[poem] Things I should do now that you’re gone.

1. Write poetry again. Write about love. Write long lists. Post it all on the blog I made because I knew you were reading. Where I stopped posting because I knew you were reading.

2. Take more selfies. Share them: on my stories. On the fake IG account I told you about but never let you find. On my timeline, set to public, with detailed descriptions of outfits, hair, makeup. Stop hiding that I am as vain as you told me I shouldn’t be.

3. Make a lot of first drafts. Post them. Make things quickly, in bursts, sharing them just as quickly. Post in the middle of things, unfinished, in process. Expose people to the mess of making, so people can see: there is no magic, no bolts from the blue. Only mess and mistakes. Only hoping for better.

4. Sing high. A lot. Because I like how it feels, how it sounds when I hit the notes right. Because it will take a lot of tries to get those notes right. Because I will never learn if I do not try and fail and try and maybe it’s too late, at this age, to challenge my range instead of leaning into it…but I’ll never know unless I do.

5. Stop pretending I don’t still hear you. Because I do.

6. Admit that, if I’m honest, I did not love you. No, I loved the idea of you, of us, of the roles the roles we played: the boy wise beyond his years and the girl who hung on his every word. In a small way, I made you my world; loved the safety of you telling me what to do, who to be, who to become. Tried to follow it to the letter until I realized I couldn’t, didn’t, didn’t really want to.

7. Accept that you never knew me, because I’d never allowed you.

That, from the moment we met, when I chose to pretend I didn’t know things when I did, I set a precedent. I crafted a first impression, and allowed you to run with it. I chose to play the role of the girl who needed your shaping: Eliza to your Henry; Galatea to your Pygmalion.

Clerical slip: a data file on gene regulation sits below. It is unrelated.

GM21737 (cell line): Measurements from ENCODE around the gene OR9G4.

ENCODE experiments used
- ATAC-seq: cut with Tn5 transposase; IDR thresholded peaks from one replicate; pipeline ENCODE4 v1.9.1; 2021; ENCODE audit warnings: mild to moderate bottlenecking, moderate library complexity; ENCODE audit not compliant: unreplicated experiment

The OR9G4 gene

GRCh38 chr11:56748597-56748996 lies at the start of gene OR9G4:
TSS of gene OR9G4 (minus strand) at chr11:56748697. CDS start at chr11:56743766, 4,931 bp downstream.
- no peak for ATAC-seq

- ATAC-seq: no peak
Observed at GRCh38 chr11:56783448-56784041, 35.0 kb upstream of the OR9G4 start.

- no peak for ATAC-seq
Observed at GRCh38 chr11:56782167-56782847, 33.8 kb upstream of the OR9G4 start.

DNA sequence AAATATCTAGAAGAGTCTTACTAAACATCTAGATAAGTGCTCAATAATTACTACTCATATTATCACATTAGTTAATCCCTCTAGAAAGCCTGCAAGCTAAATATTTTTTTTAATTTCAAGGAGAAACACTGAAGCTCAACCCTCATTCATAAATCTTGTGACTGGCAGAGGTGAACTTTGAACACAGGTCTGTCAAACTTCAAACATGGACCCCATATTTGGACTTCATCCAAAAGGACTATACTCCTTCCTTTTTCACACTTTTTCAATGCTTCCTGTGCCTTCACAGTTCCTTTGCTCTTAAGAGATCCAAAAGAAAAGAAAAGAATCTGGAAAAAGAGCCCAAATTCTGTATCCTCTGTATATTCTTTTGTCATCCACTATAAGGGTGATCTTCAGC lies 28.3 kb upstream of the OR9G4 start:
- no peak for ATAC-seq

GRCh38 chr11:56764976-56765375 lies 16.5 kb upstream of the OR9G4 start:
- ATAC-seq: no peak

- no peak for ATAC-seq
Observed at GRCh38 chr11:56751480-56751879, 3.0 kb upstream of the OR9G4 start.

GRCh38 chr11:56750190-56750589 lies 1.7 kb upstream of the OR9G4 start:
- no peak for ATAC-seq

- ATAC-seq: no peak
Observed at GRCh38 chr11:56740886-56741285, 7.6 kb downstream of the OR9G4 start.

8. Admit that, in the end, we didn’t have love but validation.

I wanted to make someone proud of me.

I needed it to be you.

9. Accept that sometimes…I might still miss needing you.

10. Promise I will ever need anyone as much again.

[Rambles] Scaffolding

Once, there was someone I loved, and that someone built me up until I stood tall and (almost) strong, (almost) stable. I thought they would be part of my life forever.

But sometimes, we lose people to seasons. For whatever reason, the promises of “I’m here to stay.” wear away until they are only words. You take the scaffolding off of the building and the building has to stand on its own.

I only see that person now in photos and tight smiles and notes that dart past on my newsfeed, addressing people who might as well be strangers. We might as well be strangers. But, even with that distance, there are still lessons they’re teaching me.

I’m learning to see, even after someone leaves, you aren’t made less for their leaving.

When the person I loved left, I had to take the scaffolding off. On my own. It hurt so much that I thought I wasn’t strong enough, that I would fall apart. But, after, when the metal  had given way, and the dust had settled, and the earth stopped shaking…I found that I’d remained.



For those who have loved, and lost, and at the end, find.


[poem] Phone Call: January 30

In ten minutes, you were born
a half-century ago.  Except now
you measure time in lightyears.
Last year, I would call you, kiss your cheek.
This year, I whisper words
to the endless sea you now swim in; the dust
that made our ancestors.

The black does not feel quite so empty.

I won’t lie.
I will love you longer than forever.
I miss you every time I breathe in.
And some days I don’t want the pain to leave—
I’m afraid of forgetting.
But I know that love means marching on,
and somewhere you do too.

There are a million eyes up there; two are yours.
And maybe you can’t see everything,
but see this—
my open hands.  My blurry smile.
My heart–that’s made of half of you—
that’s beating.  That’s still counting out its rhythm.
I will not let loss stop us from living.
I know that makes you proud.  I hope I do.

Today is my half-birthday,
because I’ll always be half-you.


For a brave woman, and the braver son she left behind.
And for my mother, and the mother who is half-her.